January 16, 2020
There’s no avoiding the major importance of social media when building or growing a business. It’s quickly become a given; if you want to be successful, you need to be “showing up” on social media and doing so with purpose and integrity. It’s no good just posting a sentence here and there. You need a strategy. And that strategy needs to include perfectly curated and impact driven images.
Over 95 million photos are uploaded to Instagram every single day. That. Is. Crazy. Mix that in with the fact that photos on Facebook have 2.3 x more engagement than text alone and the nifty insight that our visual cortex processes images 60,000 times faster than words and you’d be a fool to ignore their role in marketing.
Carefully chosen images are no longer a “nice to have”. They’re a necessity. But where do you start when planning what images you need for social media? I’m so glad you asked. I’ve put together my 4-step system for tying image into your social strategy.
No two social media platforms are the same, and so you need to consider how you want to be seen on each separate channel. While your overall brand will translate across every outlet, there will be subtle differences depending on your audience.
For example; does LinkedIn need to have a more corporate feel for your brand? Do you want Instagram to be all about the personality, brimming with the face behind the brand? Will you use Facebook to share more of your own content and so make use of graphics? These points are crucial when planning a personal branding shoot as they ensure you tick every box when it comes to getting what you need.
Why reinvent the wheel when the goods are already there?
Spend a bit of time taking a deep dive into your social media analytics as they currently stand. What type of image elicits the strongest engagement rates? And which ones are a tad feeble in comparison?
Again, this will give you a great insight into the different audiences across your platforms. You might find that natural images of you bring about a big response on Instagram, but those that are more posed and structured collect the most click throughs on LinkedIn.
You’ll want to note down how stock images do versus your own images… whether branded (such as with your brand colour in a border, or your logo featured) shots do better than unbranded. Record as much information as possible and use it to drive forward your future planning.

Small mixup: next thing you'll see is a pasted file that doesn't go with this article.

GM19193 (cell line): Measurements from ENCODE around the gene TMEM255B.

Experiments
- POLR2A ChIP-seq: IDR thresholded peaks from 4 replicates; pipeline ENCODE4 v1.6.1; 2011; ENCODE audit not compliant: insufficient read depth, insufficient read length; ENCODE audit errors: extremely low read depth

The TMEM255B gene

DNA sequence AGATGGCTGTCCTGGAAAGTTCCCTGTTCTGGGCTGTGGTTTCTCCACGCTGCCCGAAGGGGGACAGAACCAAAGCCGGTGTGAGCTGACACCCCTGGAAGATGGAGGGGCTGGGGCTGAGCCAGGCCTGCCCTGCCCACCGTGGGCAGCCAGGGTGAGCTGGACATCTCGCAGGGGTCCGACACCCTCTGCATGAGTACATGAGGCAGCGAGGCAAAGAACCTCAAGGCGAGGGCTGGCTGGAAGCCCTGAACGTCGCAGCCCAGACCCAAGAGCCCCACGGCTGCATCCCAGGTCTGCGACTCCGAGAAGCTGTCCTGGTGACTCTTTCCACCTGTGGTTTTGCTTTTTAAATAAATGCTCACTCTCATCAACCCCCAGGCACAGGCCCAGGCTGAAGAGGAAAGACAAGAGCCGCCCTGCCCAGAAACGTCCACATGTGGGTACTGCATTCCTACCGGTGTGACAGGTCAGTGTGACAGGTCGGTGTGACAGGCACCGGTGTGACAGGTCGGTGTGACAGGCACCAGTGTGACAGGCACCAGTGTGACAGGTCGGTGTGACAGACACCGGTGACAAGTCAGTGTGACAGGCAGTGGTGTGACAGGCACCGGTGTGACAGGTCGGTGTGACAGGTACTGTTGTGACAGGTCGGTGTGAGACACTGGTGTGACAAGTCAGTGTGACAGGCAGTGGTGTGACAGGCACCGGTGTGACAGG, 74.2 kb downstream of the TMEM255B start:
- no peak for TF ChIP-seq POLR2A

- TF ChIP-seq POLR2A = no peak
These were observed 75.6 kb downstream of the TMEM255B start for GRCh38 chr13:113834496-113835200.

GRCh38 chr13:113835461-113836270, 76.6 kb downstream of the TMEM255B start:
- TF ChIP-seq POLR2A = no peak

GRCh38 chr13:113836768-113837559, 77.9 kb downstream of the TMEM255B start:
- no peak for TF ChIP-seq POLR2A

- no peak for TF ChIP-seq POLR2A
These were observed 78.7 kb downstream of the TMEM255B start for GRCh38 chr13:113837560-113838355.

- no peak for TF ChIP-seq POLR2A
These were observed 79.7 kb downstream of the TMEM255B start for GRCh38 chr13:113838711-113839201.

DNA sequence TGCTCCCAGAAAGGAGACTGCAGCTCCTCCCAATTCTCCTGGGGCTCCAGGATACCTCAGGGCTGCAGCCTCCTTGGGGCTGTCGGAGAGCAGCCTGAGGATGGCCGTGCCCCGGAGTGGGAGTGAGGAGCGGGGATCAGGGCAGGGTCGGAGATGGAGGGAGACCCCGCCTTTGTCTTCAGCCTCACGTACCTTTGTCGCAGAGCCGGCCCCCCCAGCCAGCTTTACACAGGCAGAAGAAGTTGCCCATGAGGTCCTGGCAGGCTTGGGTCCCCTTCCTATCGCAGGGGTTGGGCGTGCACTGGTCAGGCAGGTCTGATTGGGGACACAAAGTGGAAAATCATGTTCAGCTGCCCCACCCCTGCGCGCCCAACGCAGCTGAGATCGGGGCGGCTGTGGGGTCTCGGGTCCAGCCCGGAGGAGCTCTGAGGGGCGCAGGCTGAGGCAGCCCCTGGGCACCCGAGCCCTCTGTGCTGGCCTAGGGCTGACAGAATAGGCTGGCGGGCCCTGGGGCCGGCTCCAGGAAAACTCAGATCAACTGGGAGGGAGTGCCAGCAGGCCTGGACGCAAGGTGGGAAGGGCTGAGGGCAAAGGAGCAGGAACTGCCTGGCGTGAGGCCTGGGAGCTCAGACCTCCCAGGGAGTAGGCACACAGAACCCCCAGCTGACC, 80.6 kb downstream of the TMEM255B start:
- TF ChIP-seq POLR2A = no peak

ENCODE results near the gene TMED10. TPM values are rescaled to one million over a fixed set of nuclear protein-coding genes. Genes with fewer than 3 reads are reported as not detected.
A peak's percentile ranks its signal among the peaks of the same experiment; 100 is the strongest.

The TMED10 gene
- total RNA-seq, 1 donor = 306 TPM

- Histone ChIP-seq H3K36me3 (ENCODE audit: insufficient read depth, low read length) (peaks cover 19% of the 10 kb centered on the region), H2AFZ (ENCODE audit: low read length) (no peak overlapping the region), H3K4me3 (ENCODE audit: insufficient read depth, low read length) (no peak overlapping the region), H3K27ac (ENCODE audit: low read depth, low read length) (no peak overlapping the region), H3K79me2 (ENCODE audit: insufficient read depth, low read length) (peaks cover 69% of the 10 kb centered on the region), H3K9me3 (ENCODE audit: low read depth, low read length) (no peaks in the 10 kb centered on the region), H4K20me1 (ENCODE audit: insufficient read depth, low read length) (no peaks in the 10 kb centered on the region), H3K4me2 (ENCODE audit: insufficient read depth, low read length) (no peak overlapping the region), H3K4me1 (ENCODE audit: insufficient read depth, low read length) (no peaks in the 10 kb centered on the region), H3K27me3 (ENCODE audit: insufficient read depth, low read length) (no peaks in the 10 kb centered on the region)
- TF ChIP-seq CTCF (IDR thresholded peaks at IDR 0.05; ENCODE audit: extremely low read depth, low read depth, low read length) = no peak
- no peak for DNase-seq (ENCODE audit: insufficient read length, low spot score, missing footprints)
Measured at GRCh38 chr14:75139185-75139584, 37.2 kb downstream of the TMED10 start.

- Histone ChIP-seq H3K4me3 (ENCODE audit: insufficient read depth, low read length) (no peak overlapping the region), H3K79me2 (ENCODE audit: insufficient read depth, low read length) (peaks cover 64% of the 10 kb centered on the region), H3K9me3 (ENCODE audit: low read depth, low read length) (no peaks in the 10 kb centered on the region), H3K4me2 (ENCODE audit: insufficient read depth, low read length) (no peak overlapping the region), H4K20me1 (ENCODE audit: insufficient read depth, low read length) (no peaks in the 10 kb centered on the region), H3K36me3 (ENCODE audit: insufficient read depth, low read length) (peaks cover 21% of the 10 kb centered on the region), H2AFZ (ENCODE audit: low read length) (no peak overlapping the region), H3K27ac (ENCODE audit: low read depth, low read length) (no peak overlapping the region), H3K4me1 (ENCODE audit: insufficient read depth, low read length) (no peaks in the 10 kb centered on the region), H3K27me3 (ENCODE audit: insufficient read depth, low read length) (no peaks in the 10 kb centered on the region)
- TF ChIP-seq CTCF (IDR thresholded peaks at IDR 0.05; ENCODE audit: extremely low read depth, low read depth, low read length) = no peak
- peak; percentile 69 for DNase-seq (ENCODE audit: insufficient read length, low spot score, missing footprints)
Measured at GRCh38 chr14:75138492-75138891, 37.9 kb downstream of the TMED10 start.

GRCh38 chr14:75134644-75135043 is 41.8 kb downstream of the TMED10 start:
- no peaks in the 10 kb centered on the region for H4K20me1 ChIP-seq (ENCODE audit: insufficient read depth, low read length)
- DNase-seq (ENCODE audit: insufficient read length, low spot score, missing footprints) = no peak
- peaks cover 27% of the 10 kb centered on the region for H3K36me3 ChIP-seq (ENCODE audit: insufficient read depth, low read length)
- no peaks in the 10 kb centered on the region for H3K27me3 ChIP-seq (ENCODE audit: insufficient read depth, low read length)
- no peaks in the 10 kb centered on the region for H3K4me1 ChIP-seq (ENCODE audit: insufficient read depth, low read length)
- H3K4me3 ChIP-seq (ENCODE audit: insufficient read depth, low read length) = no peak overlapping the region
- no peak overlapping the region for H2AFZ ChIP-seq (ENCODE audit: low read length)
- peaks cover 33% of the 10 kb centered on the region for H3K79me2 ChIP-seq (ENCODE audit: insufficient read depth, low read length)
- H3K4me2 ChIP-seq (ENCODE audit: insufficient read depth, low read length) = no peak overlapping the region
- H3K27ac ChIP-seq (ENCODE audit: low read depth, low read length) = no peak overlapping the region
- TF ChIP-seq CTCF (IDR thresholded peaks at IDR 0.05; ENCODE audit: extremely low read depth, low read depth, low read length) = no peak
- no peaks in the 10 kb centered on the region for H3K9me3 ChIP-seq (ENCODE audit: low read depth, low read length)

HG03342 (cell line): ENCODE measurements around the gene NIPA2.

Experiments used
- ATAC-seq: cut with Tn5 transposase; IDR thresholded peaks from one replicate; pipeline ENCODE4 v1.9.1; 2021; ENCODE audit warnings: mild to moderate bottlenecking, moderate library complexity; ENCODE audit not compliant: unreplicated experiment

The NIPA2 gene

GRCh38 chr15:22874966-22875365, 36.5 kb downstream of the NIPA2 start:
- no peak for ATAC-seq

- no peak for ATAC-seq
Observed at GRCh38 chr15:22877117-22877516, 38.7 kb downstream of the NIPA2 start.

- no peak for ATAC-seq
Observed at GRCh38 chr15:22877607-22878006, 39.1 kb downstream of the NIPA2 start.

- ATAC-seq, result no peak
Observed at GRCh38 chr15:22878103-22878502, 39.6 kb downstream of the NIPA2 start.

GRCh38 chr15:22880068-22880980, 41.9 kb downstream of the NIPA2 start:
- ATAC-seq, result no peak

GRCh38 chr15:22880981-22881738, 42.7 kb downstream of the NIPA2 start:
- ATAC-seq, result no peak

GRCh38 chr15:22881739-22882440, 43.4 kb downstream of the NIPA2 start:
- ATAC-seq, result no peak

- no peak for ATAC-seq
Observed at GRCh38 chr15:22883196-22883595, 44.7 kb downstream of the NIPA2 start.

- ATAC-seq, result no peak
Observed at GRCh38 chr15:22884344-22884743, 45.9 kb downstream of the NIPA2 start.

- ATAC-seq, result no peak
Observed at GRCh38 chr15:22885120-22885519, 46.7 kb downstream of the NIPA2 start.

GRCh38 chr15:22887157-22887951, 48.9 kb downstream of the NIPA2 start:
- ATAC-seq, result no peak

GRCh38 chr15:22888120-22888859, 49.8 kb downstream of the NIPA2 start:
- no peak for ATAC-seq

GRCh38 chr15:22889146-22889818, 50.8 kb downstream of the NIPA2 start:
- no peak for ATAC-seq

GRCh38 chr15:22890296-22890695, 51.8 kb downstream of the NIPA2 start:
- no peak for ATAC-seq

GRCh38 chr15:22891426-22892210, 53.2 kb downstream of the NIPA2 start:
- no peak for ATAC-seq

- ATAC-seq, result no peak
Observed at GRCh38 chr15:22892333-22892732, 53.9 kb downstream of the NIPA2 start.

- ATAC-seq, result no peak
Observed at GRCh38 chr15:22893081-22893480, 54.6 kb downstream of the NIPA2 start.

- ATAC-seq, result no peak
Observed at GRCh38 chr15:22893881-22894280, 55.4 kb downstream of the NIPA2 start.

There’s more to pulling together a visually exciting social media feed than your personal branding gallery alone. And while we would all love to have every single image we post as one that is professionally captured, that isn’t always possible.
So, next, decide:
What will your ratio of “human” photos be to “a bit of everything else’?
Will you use free stock photos?
Will you use paid stock photos?
Will you create your own graphics (using tool such as Canvas) or hire someone to create them for you?
Will your social media feed (particularly Instagram) follow a theme?
Asking yourself these questions will work wonders in pulling your thoughts together and formulating a clear structure. It will make every decision a conscious one, boosting your opportunities for engagement.
The round-up point: what goal do you want to achieve with each and every post? Whether you’re posting an image of yourself, a “live” shot from an event or a gorgeous graphic, you need to know what your goal is.
Do you want to inspire? If so, will you choose images that are bold and attention grabbing, brimming with confidence?
Do you want to connect? Should you be posting predominantly human-based, “real life” images?
Do you want to educate? Will you take a more formal approach with your images, relying more on text and videos than anything else?
This will be driven entirely by your brand story; which is why your brand and social media need to be intrinsically linked for ultimate success. Hand in hand they will emotionally connect with your audience, translate your business mission and deliver your core message.
“A good photograph is one that communicates a fact, touches the heart and leaves the viewer a changed person for having seen it. It is, in a word, effective.” – Irving Penn
You’d better not waste that opportunity!